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Mutiny and Racial Injustice : The President should expunge the convictions of black sailors in World War II incident

July 10, 1994

President Clinton has an opportunity to right a racial wrong that lingers from the days of the segregated military during World War II. Next Sunday marks the 50th anniversary of an accidental explosion that killed 320 servicemen loading ammunition for the Pacific theater on a dock at Port Chicago in Concord, Calif. On July 17 the National Park Service will dedicate a memorial to the dead and injured at the site.

But there is much more to the story. Most of the dead were black sailors, working in segregated units and usually given the most menial and dangerous tasks in those days. When their unit was ordered back to loading live shells two weeks after the deadly blast, 258 black sailors refused, calling the conditions unsafe and their training inadequate. They were convicted at courts-martial, 50 of them for mutiny and sentenced to 15-year prison terms.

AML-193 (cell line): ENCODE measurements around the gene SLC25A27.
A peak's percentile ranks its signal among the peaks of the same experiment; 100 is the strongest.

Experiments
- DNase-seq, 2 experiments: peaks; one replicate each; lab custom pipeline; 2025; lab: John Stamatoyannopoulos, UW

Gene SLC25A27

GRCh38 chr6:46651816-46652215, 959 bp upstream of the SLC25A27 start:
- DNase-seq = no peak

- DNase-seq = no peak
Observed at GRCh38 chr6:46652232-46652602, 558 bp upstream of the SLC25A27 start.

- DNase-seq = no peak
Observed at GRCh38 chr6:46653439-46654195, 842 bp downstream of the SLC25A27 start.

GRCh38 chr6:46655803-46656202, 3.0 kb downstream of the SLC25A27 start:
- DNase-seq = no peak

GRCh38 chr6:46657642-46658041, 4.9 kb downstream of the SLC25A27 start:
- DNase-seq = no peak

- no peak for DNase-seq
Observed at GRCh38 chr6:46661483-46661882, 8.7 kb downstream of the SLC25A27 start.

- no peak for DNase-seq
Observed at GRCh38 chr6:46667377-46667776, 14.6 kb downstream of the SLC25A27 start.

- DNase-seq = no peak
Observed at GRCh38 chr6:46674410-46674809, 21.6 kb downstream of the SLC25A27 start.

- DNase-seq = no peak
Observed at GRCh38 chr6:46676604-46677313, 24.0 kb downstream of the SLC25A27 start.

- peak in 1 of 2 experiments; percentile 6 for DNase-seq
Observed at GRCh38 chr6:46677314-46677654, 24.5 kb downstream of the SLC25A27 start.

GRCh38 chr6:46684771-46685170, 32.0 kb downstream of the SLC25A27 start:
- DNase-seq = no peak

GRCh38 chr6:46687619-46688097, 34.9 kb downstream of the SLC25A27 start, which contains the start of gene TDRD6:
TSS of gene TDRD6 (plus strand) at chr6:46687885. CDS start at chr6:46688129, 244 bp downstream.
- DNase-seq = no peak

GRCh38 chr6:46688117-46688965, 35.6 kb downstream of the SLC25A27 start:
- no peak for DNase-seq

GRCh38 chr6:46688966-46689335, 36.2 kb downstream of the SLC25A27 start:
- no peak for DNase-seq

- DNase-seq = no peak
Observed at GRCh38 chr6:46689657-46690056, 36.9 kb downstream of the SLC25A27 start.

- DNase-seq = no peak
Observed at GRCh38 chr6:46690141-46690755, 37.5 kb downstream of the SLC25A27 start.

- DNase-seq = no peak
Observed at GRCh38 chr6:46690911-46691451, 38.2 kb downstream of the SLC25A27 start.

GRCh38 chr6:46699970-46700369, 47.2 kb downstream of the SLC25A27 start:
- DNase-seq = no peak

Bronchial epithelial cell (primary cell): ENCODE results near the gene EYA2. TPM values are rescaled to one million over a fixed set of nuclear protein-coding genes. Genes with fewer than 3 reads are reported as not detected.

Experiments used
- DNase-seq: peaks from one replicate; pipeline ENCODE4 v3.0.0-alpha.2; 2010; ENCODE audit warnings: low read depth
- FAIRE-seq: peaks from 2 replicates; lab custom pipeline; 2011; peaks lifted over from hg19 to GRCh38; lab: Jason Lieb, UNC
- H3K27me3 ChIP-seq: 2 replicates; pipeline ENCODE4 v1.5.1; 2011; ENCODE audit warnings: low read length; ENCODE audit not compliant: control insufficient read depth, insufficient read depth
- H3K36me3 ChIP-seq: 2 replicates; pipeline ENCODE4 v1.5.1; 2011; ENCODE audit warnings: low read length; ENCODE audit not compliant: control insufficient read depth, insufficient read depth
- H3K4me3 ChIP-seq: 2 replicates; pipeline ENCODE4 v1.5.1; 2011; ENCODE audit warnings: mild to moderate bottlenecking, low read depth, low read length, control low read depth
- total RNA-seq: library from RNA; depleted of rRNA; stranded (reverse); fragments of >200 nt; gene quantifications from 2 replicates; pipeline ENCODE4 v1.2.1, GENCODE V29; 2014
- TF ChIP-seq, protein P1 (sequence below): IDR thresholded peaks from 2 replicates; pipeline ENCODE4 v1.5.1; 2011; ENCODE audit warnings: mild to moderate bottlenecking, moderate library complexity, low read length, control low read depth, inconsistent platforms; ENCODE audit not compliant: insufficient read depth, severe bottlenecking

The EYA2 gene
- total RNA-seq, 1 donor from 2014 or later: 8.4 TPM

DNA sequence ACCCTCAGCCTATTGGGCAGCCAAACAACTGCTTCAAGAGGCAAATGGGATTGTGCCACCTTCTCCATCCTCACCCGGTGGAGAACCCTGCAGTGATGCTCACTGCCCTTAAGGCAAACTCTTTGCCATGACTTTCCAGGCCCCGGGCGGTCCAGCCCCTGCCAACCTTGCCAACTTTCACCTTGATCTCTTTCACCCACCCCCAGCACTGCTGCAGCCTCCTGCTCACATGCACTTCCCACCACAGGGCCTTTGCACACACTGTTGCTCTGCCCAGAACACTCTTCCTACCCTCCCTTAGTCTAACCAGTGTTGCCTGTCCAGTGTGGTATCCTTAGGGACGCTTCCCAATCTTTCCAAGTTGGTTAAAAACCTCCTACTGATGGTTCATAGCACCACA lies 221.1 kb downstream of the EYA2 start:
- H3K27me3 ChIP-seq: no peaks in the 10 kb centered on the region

After the war, the secretary of the Navy commuted their sentences to 16 months and the men ultimately were given honorable discharges; some continued to serve in the military. And, indeed, the case became a turning point for civil rights and was a key factor in President Harry S. Truman's historic decision to order the desegregation of the armed forces in 1948.

Yet the convictions still blot the records of the men, many of whom are still alive. After a lengthy review, Secretary of the Navy John H. Dalton upheld the convictions last Jan. 6. He admitted the black seamen had been assigned the hazardous ammunition work because of their race but denied that prejudice played a role in their courts-martial.

That is an unsatisfactory finale to the painful Port Chicago episode. Sens. Barbara Boxer and Dianne Feinstein and Reps. George Miller, Ronald V. Dellums, Pete Stark and Nancy Pelosi, all of California, have asked President Clinton to expunge the convictions. We agree.

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